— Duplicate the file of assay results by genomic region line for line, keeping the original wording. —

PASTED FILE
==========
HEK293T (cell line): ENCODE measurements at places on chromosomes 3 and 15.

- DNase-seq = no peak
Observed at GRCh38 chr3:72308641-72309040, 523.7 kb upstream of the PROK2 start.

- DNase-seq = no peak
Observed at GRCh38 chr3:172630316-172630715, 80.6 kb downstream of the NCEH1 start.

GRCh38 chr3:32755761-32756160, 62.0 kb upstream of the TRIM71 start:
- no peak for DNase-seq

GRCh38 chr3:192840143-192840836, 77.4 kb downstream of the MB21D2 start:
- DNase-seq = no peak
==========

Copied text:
HEK293T (cell line): ENCODE measurements at places on chromosomes 3 and 15.

- DNase-seq = no peak
Observed at GRCh38 chr3:72308641-72309040, 523.7 kb upstream of the PROK2 start.

- DNase-seq = no peak
Observed at GRCh38 chr3:172630316-172630715, 80.6 kb downstream of the NCEH1 start.

GRCh38 chr3:32755761-32756160, 62.0 kb upstream of the TRIM71 start:
- no peak for DNase-seq

GRCh38 chr3:192840143-192840836, 77.4 kb downstream of the MB21D2 start:
- DNase-seq = no peak